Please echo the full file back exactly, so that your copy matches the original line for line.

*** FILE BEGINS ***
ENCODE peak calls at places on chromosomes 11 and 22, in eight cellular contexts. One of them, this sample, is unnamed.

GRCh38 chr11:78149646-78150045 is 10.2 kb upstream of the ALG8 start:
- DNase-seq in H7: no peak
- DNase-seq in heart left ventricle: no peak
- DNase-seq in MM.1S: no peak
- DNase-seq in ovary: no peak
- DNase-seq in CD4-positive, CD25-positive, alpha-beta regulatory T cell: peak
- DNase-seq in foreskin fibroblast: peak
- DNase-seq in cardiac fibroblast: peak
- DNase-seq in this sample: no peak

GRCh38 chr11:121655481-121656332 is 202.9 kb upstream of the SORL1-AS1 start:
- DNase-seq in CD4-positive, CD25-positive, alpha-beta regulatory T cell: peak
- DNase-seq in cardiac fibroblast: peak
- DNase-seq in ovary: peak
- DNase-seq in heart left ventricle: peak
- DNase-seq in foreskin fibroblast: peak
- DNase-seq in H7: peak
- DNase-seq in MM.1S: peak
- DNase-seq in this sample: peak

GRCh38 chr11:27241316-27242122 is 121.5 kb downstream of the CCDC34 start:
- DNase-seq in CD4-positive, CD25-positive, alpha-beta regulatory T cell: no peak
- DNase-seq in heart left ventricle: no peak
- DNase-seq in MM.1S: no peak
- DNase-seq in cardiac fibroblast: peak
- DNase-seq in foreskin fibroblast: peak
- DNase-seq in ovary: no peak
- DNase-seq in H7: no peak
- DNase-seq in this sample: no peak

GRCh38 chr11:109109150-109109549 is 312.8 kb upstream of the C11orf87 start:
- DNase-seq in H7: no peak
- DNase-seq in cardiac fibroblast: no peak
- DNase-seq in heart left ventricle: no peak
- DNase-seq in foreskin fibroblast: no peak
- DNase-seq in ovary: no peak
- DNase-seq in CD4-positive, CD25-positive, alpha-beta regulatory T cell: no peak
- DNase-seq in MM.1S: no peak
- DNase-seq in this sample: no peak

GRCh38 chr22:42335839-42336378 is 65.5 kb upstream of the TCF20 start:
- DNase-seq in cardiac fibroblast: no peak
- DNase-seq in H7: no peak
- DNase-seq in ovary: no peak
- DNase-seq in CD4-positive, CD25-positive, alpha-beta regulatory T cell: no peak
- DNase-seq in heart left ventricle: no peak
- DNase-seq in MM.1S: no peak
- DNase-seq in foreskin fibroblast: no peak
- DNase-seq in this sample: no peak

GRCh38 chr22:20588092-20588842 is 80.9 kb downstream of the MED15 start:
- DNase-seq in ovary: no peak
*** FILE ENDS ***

ENCODE peak calls at places on chromosomes 11 and 22, in eight cellular contexts. One of them, this sample, is unnamed.

GRCh38 chr11:78149646-78150045 is 10.2 kb upstream of the ALG8 start:
- DNase-seq in H7: no peak
- DNase-seq in heart left ventricle: no peak
- DNase-seq in MM.1S: no peak
- DNase-seq in ovary: no peak
- DNase-seq in CD4-positive, CD25-positive, alpha-beta regulatory T cell: peak
- DNase-seq in foreskin fibroblast: peak
- DNase-seq in cardiac fibroblast: peak
- DNase-seq in this sample: no peak

GRCh38 chr11:121655481-121656332 is 202.9 kb upstream of the SORL1-AS1 start:
- DNase-seq in CD4-positive, CD25-positive, alpha-beta regulatory T cell: peak
- DNase-seq in cardiac fibroblast: peak
- DNase-seq in ovary: peak
- DNase-seq in heart left ventricle: peak
- DNase-seq in foreskin fibroblast: peak
- DNase-seq in H7: peak
- DNase-seq in MM.1S: peak
- DNase-seq in this sample: peak

GRCh38 chr11:27241316-27242122 is 121.5 kb downstream of the CCDC34 start:
- DNase-seq in CD4-positive, CD25-positive, alpha-beta regulatory T cell: no peak
- DNase-seq in heart left ventricle: no peak
- DNase-seq in MM.1S: no peak
- DNase-seq in cardiac fibroblast: peak
- DNase-seq in foreskin fibroblast: peak
- DNase-seq in ovary: no peak
- DNase-seq in H7: no peak
- DNase-seq in this sample: no peak

GRCh38 chr11:109109150-109109549 is 312.8 kb upstream of the C11orf87 start:
- DNase-seq in H7: no peak
- DNase-seq in cardiac fibroblast: no peak
- DNase-seq in heart left ventricle: no peak
- DNase-seq in foreskin fibroblast: no peak
- DNase-seq in ovary: no peak
- DNase-seq in CD4-positive, CD25-positive, alpha-beta regulatory T cell: no peak
- DNase-seq in MM.1S: no peak
- DNase-seq in this sample: no peak

GRCh38 chr22:42335839-42336378 is 65.5 kb upstream of the TCF20 start:
- DNase-seq in cardiac fibroblast: no peak
- DNase-seq in H7: no peak
- DNase-seq in ovary: no peak
- DNase-seq in CD4-positive, CD25-positive, alpha-beta regulatory T cell: no peak
- DNase-seq in heart left ventricle: no peak
- DNase-seq in MM.1S: no peak
- DNase-seq in foreskin fibroblast: no peak
- DNase-seq in this sample: no peak

GRCh38 chr22:20588092-20588842 is 80.9 kb downstream of the MED15 start:
- DNase-seq in ovary: no peak